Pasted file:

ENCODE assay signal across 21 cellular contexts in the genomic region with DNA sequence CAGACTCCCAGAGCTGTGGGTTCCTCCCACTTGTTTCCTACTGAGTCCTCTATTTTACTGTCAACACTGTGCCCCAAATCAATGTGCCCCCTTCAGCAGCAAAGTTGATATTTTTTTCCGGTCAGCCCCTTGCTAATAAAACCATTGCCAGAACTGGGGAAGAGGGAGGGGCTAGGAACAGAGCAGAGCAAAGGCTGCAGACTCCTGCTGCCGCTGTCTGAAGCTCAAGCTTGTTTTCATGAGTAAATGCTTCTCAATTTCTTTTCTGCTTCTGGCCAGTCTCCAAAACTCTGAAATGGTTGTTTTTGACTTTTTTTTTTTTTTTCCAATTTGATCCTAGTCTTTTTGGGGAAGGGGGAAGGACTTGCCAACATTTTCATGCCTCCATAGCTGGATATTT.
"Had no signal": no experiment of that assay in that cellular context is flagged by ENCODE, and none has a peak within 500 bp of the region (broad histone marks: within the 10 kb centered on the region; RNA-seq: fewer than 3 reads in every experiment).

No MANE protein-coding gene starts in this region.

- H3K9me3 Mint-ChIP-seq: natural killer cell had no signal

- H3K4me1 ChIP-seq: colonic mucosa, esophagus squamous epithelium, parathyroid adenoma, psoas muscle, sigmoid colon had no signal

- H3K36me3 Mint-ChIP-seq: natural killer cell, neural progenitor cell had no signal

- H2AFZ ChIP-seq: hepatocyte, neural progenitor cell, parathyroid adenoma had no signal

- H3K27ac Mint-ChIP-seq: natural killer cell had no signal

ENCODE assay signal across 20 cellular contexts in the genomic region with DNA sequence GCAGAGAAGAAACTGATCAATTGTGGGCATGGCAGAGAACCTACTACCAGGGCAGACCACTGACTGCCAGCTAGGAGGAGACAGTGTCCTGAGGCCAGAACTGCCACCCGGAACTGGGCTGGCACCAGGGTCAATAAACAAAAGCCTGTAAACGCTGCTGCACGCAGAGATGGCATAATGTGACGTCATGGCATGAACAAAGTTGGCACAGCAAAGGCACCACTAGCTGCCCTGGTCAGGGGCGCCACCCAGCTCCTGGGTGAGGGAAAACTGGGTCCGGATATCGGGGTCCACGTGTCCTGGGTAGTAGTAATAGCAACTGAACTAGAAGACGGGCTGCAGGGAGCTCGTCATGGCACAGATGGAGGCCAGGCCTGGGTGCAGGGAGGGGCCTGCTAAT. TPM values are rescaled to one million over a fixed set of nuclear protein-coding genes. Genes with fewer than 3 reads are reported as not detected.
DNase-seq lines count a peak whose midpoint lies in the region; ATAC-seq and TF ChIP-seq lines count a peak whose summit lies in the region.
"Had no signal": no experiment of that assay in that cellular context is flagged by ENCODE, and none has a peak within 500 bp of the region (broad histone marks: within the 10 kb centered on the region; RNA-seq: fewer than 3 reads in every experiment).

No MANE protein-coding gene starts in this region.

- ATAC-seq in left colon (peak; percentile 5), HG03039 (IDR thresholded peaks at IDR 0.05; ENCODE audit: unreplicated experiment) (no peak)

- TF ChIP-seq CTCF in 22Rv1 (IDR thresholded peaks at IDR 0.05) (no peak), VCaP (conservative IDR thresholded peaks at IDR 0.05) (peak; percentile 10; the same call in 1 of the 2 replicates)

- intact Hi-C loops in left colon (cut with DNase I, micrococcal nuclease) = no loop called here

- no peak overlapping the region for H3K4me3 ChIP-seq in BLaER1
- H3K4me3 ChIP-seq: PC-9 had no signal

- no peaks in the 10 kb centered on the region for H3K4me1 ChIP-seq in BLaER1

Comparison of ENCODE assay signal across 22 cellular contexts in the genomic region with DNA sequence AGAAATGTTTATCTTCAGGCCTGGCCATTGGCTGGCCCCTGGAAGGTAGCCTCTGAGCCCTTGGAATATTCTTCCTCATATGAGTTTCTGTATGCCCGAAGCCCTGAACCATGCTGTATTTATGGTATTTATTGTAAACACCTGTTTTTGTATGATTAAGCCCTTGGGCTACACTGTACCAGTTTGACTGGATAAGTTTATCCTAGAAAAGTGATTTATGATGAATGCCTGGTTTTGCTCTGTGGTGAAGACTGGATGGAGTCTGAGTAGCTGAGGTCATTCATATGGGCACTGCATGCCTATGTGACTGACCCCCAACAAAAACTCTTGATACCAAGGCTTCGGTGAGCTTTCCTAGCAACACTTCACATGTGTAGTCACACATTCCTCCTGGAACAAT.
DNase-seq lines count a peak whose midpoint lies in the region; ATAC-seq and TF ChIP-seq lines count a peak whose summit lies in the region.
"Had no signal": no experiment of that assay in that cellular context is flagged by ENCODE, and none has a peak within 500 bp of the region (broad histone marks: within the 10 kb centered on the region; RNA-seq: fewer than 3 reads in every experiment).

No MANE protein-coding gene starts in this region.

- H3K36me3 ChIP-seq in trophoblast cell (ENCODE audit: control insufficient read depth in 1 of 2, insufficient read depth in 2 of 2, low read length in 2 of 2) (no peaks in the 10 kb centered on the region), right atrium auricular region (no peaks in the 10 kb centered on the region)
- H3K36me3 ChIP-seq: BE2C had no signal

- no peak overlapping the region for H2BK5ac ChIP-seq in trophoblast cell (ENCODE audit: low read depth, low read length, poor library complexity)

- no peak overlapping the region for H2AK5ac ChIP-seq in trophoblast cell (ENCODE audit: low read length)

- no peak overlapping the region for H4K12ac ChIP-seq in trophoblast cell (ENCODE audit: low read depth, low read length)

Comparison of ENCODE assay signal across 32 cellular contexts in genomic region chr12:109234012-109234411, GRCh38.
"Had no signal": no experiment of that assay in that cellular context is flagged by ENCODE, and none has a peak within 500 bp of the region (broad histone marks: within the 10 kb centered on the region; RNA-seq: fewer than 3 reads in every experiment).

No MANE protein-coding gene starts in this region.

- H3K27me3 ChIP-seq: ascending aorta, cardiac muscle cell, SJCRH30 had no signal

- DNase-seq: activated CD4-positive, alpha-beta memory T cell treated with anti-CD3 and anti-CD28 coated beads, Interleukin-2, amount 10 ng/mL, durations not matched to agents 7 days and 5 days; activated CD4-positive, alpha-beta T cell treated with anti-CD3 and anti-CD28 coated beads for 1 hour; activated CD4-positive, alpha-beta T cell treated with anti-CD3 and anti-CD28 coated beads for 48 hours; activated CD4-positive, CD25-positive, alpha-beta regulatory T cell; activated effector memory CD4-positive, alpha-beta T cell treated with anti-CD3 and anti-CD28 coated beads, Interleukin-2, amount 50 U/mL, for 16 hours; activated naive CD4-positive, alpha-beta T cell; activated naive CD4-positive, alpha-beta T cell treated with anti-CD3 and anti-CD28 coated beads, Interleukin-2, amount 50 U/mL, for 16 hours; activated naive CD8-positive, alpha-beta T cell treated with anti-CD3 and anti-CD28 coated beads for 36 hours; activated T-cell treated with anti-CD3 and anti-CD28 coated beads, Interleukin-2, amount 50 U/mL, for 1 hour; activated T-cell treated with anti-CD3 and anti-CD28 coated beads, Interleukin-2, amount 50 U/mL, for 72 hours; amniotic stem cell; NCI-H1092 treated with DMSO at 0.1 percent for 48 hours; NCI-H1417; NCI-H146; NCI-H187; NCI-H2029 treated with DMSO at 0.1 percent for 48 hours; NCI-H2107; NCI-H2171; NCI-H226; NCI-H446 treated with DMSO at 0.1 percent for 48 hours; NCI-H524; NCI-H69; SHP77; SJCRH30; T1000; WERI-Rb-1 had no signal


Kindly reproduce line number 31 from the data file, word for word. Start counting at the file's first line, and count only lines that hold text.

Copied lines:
- H3K27me3 ChIP-seq: ascending aorta, cardiac muscle cell, SJCRH30 had no signal